Robert Nabulere got his first pair of shoes at 14.  Born in poor, rural Uganda, he lived in poverty his entire childhood.  His polygamous family was typical for his community.  His father had three wives, and 15 children.  Feeding and keeping his family together was very challenging.

Robert grew up believing two things would help him succeed:  hard work and an education.  He learned how to grow and harvest food, how to make bricks out of mud, anything that could help their family.

He knew hard work could help them survive, but he believed an education would be the ticket out of poverty.  Robert’s father stressed the importance of learning.  Beginning at age five, Robert walked 3 ½ miles barefoot on gravel roads, to get to school.  At 14, he was able to attend a boys’ boarding school. That’s when he got his first pair of shoes.   Robert chuckled as he recalled them.

“I actually had slippers.  I thought that was OK to go (to school) with because, to me, that was even big for me.   When I went to school I realized I was the only one with that.  Everyone else had formal, closed shoes.”

Being the odd man out didn’t bother Robert.  He so valued the opportunity to go to school that having old, flimsy shoes didn’t matter.  He was focused on working hard, getting an education, and getting his family out of poverty.

When Robert was 17, his father died.  As the oldest son, he took on the role of provider.   At the same time, he committed to stay in school so that he could one day go to the university.   The years of hard work had prepared him well for this season.  Robert looks back on this time and sees how God miraculously provided for him, even before Robert knew Him.

“My dad was a Catholic.  But my disconnect was, even though we were Catholic, our family was still involved with witchcraft.  When there was something wrong in our family, they would perform rituals and appease the spirits.  I couldn’t put together the witchcraft and still going to the Catholic church.”

Despite the fact that Robert felt no connection to God, He was still at work in Robert’s life.  Just when he needed it, an organization called Child Fund offered to help pay for Robert’s schooling.  Without that, he would not have been able to complete his studies and pass the examination for entrance into the university.   Robert was one of 2,000 students admitted, out of 20,000 applicants.   As a poor boy from a poor village, he looks back on this as another miracle God worked, even before he knew Him.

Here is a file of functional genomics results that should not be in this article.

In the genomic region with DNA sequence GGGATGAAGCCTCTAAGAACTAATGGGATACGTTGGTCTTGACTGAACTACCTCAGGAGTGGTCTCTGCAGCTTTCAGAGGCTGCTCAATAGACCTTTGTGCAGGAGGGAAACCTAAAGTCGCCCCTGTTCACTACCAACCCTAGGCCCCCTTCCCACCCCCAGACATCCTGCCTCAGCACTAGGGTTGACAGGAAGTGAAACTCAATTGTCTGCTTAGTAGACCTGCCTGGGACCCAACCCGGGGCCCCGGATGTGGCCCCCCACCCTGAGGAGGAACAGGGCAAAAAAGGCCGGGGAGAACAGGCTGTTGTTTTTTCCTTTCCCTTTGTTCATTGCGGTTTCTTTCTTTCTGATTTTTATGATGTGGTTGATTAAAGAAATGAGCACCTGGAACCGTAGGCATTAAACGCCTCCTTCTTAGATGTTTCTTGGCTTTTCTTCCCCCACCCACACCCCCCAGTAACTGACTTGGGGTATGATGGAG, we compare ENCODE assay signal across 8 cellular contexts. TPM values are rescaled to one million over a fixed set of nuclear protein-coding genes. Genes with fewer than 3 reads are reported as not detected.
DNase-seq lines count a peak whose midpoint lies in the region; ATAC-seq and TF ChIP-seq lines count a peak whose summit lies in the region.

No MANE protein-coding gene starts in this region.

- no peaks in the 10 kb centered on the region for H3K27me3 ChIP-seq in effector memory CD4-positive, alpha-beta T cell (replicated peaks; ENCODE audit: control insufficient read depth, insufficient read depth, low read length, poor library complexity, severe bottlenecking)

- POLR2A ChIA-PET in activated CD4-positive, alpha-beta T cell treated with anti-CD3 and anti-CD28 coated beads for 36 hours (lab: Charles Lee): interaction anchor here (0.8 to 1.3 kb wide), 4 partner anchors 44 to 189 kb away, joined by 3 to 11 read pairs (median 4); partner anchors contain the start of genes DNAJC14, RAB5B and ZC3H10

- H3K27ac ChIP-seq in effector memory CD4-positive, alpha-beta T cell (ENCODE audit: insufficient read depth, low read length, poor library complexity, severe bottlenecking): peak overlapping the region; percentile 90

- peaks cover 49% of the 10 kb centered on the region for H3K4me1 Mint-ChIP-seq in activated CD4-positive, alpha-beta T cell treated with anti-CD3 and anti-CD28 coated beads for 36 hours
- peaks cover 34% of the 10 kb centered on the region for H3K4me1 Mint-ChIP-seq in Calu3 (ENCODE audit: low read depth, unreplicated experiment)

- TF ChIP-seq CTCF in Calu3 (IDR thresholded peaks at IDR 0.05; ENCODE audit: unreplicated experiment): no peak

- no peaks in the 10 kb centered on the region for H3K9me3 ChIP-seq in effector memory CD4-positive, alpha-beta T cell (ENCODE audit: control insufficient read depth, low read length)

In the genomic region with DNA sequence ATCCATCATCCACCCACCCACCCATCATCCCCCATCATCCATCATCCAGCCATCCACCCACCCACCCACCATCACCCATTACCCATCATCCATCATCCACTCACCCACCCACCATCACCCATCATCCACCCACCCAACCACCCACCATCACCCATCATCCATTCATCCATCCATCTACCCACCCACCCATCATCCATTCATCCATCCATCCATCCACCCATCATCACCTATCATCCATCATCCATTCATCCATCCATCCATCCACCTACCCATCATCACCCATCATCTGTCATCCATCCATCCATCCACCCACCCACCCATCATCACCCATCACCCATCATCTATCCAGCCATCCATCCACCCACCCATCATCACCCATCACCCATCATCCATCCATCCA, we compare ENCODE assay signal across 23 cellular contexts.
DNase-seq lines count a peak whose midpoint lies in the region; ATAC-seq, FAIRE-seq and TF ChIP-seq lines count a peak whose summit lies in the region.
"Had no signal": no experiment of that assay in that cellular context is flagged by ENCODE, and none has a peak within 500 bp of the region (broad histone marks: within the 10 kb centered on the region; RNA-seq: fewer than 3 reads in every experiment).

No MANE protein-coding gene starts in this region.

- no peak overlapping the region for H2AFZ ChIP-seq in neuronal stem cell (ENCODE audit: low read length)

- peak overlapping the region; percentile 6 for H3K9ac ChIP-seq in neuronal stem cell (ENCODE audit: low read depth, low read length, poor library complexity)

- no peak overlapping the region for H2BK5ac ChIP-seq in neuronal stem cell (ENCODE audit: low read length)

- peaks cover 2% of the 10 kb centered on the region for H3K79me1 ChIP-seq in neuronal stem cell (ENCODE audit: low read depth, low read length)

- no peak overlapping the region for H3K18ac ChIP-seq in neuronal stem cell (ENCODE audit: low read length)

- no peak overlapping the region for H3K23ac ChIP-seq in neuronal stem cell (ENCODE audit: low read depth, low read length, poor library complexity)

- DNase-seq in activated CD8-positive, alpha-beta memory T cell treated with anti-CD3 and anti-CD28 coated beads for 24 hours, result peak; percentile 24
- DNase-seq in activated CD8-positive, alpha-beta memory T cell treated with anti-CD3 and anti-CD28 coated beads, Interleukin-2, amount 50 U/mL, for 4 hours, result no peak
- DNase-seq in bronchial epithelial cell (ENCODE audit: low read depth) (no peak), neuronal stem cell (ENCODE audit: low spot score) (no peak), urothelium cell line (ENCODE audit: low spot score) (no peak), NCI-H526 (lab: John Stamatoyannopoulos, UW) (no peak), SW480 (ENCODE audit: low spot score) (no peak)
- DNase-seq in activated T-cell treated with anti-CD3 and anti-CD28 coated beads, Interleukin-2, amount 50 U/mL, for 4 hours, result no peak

Walking onto the university campus for the first time, Robert felt proud.  Finally, he had made it.  He had put all his hope in education.  But what he discovered was a devastating disappointment.

“When I got to University, I was blown away.  It was my great expectation, but I found a lot of sexual immorality there.  There was a lot of drinking.  There was a lot of profanity.  At that time HIV/AIDS was killing people in Uganda.  The prevalence rate was 34%.  I thought if I lived like any of those people, I was going to die.  I didn’t want to die.  I wanted to keep my father’s family going.”

This led Robert to a search for something bigger than an education and a job.  He knew there must be something more important in life, something that would give him identity and purpose.  He began attending every meeting, conference, debate or discussion to try to find meaning.  One day, he wandered into a meeting to hear a guest speaker.  He discovered they were talking about Jesus Christ.   What he heard that day set him on a course that changed his life forever.

Hear Robert’s inspiring story in Chapter 21 of Epic.

Learn more about the work God is doing in Uganda at Miracle Centrek and Gateway to Hope

Robert Nabulere - From poverty to pastor

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